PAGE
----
23. Kupferer S., 2005. Application of the TLS Technique to Geodetic Problems. PhD Thesis. Geodetic Institute, University of Karlsruhe, Karlsruhe, Germany.Google Scholar
  24. Kutterer H. and Schön S., 1999. Statistische Analyse quadratischer Formen-der Determinantenansatz. AVN, 10/1999, 322-330 (in German, http://www.wichmannverlag. de/images/stories/avn/artikelarchiv/1999/10/5f134c46d35.pdf).Google Scholar
  25. Li B., Shen Y. and Lou L., 2013. Seamless multivariate affine error-in-variables transformation and its application to map rectification. Int. J. GIS, 27, 1572–1592.Google Scholar
  26. Markovsky I., Kukush A. and Van Huffel S., 2004. Consistent least-squares fitting of ellipsoids. Numer. Math., 98, 177–194.CrossRefGoogle Scholar
  27. Nievergelt Y., 2001. Hyperspheres and hyperplanes fitting seamlessly by algebraic constrained total least-squares. Linear Alg. Appl., 331, 145–155.CrossRefGoogle Scholar
  28. Paffenholz J.A., 2012. Direct Geo-Referencing of 3D Point Clouds with 3D Positioning Sensors. Dissertation. Deutsche Geodätische Kommission, Reihe C, Nr. 689, München, Germany (in German)Google Scholar
  29. Pope A.J., 1972. Some pitfalls to be avoided in the iterative adjustment of nonlinear problems. In: Proceedings of the 38th Annual Meeting, American Society of Photogrammetry, Washington, D.C., Mar. 12-17, 1972. American Society of Photogrammetry, Bethesda, MD, 449–477.Google Scholar
  30. Schaffrin B. and Wieser A., 2008. On weighted total least-squares adjustment for linear regression. J. Geodesy, 82, 415–421, DOI: 10.1007/s00190-007-0190-9.CrossRefGoogle Scholar
  31. Schaffrin B. and Snow K., 2010. Total Least-Squares regularization of Tykhonov type and an ancient racetrack in Corinth. Linear Alg. Appl., 432, 2061–2076.CrossRefGoogle Scholar
  32. Shen Y., Li B. and Chen Y., 2011. An iterative solution of weighted total least-squares adjustment. J. Geodesy, 85, 229–238, DOI: 10.1007/s00190-010-0431-1.CrossRefGoogle Scholar
  33. Späth H., 1996. Orthogonal squared distance fitting with parabolas. In: ei]Alefeld G. and Herzberger J. (Eds),Proceedings of the IMACS-GAMM International Symposium on Numerical Methods and Error-Bounds. Akademie-Verlag, Berlin, Germany, 261–269.Google Scholar
  34. Späth H., 1997a. Least-squares fitting of ellipses and hyperbolas. Comput. Stat., 12, 329–341.Google Scholar
  35. Späth H., 1997b. Orthogonal distance fitting by circles and ellipses with given area. Comput. Stat., 12, 343–354.Google Scholar
  36. Teunissen P.J.G., 1985. The Geometry of Geodetic Inverse Linear Mapping and Nonlinear Adjustment. Netherlands Geodetic Commission, Publications on Geodesy, New Series, 8(1), 186 pp.Google Scholar
  37. Teunissen PJG (1988) The non-linear 2D symmetric Helmert transformation: an exact non-linear least-squares solution. Journal of Geodesy, 62 (1):1–15Google Scholar
  38. Teunissen P.J.G., 1989a. A note on the bias in the symmetric Helmert transformation, Festschrift Krarup, 1–8.Google Scholar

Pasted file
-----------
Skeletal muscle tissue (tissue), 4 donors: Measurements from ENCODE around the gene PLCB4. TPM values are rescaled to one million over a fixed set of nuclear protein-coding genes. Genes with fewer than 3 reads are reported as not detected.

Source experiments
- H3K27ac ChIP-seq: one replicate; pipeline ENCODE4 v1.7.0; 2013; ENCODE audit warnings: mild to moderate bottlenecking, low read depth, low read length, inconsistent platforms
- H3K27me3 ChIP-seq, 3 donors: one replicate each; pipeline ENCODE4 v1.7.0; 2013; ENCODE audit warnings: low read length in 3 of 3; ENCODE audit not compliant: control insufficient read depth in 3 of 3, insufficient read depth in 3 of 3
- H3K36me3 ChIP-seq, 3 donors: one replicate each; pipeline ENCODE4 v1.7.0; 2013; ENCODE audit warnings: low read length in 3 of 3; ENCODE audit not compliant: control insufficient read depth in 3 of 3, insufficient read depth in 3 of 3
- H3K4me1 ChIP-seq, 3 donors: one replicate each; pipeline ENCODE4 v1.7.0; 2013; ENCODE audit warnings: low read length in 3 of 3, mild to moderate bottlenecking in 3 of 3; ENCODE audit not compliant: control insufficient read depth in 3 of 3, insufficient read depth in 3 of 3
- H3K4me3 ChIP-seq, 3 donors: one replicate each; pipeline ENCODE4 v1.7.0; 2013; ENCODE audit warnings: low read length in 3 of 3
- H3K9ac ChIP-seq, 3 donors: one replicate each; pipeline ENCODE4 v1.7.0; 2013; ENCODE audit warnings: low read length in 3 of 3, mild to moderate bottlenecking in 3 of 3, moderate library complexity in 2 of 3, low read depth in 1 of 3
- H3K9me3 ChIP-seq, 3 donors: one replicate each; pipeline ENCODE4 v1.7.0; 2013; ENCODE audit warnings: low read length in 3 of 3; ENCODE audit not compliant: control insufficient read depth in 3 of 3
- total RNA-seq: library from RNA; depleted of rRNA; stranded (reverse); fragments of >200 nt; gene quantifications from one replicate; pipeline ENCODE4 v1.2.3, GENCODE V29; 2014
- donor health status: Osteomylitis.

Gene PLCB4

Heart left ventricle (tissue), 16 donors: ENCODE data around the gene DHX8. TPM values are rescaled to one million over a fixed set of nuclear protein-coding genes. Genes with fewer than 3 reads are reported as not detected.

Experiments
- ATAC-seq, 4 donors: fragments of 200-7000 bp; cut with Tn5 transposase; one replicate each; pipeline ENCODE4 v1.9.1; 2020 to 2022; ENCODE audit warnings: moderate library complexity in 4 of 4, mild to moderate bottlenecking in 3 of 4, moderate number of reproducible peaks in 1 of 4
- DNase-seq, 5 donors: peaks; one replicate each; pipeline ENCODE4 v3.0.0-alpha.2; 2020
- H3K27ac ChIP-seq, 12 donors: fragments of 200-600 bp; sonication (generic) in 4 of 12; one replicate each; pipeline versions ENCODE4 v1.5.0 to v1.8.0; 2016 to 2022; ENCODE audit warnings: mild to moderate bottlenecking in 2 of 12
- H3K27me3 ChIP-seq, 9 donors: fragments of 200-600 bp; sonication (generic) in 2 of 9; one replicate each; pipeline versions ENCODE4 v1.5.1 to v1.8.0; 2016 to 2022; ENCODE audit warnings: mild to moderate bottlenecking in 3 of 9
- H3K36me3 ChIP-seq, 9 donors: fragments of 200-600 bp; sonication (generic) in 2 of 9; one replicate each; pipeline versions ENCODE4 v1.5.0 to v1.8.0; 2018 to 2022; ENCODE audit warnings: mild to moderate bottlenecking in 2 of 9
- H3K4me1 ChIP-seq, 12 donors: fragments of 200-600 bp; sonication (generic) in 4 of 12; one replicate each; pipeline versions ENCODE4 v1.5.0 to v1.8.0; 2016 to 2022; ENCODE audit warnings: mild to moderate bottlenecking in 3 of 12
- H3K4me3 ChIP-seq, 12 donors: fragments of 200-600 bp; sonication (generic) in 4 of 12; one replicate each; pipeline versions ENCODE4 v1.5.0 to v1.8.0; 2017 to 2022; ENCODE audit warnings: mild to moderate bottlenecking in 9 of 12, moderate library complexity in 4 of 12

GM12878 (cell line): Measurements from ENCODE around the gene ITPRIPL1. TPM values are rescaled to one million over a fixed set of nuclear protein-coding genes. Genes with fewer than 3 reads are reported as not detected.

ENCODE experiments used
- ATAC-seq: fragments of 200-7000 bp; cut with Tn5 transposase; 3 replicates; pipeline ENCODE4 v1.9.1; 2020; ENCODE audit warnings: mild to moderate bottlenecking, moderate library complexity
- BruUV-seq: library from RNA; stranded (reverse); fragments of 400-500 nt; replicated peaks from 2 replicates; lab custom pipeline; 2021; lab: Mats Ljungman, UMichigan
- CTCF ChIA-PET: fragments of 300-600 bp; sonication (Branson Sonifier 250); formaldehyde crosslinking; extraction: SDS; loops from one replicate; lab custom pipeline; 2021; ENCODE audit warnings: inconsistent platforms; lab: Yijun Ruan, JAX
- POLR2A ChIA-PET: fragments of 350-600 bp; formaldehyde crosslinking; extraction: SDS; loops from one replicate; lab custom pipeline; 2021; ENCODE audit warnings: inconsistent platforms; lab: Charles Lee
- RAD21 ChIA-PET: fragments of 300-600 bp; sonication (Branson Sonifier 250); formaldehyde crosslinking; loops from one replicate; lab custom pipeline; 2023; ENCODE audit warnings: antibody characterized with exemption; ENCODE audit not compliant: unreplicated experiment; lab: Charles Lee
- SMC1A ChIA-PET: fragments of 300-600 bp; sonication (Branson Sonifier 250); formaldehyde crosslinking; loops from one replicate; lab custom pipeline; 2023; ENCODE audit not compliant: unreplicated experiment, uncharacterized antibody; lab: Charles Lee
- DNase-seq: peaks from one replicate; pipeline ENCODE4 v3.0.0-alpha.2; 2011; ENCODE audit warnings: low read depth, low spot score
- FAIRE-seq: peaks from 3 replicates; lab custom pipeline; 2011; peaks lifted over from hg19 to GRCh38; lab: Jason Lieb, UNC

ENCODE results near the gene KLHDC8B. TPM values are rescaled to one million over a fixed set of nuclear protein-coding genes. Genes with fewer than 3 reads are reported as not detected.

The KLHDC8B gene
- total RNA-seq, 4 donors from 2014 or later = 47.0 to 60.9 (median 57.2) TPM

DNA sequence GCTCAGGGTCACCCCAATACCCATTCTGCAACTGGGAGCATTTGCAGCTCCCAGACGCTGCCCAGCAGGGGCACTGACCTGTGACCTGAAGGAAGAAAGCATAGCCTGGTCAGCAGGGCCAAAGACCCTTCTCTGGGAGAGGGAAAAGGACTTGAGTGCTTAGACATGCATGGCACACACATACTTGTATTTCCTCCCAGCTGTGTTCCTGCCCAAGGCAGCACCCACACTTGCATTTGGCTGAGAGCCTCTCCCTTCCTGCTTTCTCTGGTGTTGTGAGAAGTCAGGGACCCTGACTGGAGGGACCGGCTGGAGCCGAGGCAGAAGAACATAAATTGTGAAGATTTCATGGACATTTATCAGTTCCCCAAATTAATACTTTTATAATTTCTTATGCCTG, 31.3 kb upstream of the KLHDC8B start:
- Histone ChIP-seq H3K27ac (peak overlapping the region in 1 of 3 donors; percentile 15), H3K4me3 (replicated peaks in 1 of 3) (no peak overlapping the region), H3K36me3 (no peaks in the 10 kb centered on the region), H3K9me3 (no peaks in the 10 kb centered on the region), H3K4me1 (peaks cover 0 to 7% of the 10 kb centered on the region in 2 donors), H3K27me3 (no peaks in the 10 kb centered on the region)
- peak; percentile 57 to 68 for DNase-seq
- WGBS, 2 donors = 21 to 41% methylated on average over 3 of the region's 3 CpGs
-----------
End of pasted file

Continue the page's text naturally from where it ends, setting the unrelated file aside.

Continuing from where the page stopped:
39. Teunissen P.J.G., 1989b. First and second moments of nonlinear least-squares estimators. J. Geodesy, 63, 253–262.Google Scholar
  40. Teunissen P.J.G., 1990. Nonlinear least squares. Manuscripta Geodaetica, 15, 137–150.Google Scholar
  41. Teunissen P.J.G. and Amiri-Simkooei A.R., 2008. Least-squares variance component estimation. J. Geodesy, 82, 65–82.CrossRefGoogle Scholar
  42. Wang J., Kutterer H. and Fang X., 2012. On the detection of systematic errors in terrestrial laser scanning data. J. Appl. Geod., 6, 187–192.Google Scholar
  43. Wang J., 2013a. Block-to-point fine registration in terrestrial laser scanning. Remote Sens., 5, 6921–6937, DOI:  10.3390/rs5126921.CrossRefGoogle Scholar
  44. Wang J., 2013b. Towards Deformation Monitoring with Terrestrial Laser Scanning Based on External Calibration and Feature Matching Methods. PhD Thesis, No. 308, Leibniz University, Hannover, Germany.Google Scholar
  45. Xu P.L., Liu J.N. and Shi C., 2012. Total least squares adjustment in partial errors-in-variables models: algorithm and statistical analysis. J. Geodesy, 86, 661–675, DOI:  10.1007/s00190-012-0552-9.CrossRefGoogle Scholar
  46. Xu P.L. and Liu J.N., 2014. Variance components in errors-in-variables models: estimability, stability and bias analysis. J. Geodesy, 88, 719–734, DOI:  10.1007/s00190-014-0717-9.CrossRefGoogle Scholar

Copyright information

© Institute of Geophysics of the ASCR, v.v.i 2015

Authors and Affiliations

  • Xing Fang
    • 1
  • Jin Wang
    • 2
    Email author
  • Bofeng Li
    • 3
  • Wenxian Zeng
    • 1
  • Yibin Yao
    • 1
  1. 1.School of Geodesy & GeomaticsWuhan UniversityWuhanChina
  2. 2.Beijing Key Laboratory of Traffic EngineeringBeijing University of TechnologyBeijingChina
  3. 3.College of Surveying and Geo-InformaticsTongji UniversityShanghaiChina

Personalised recommendations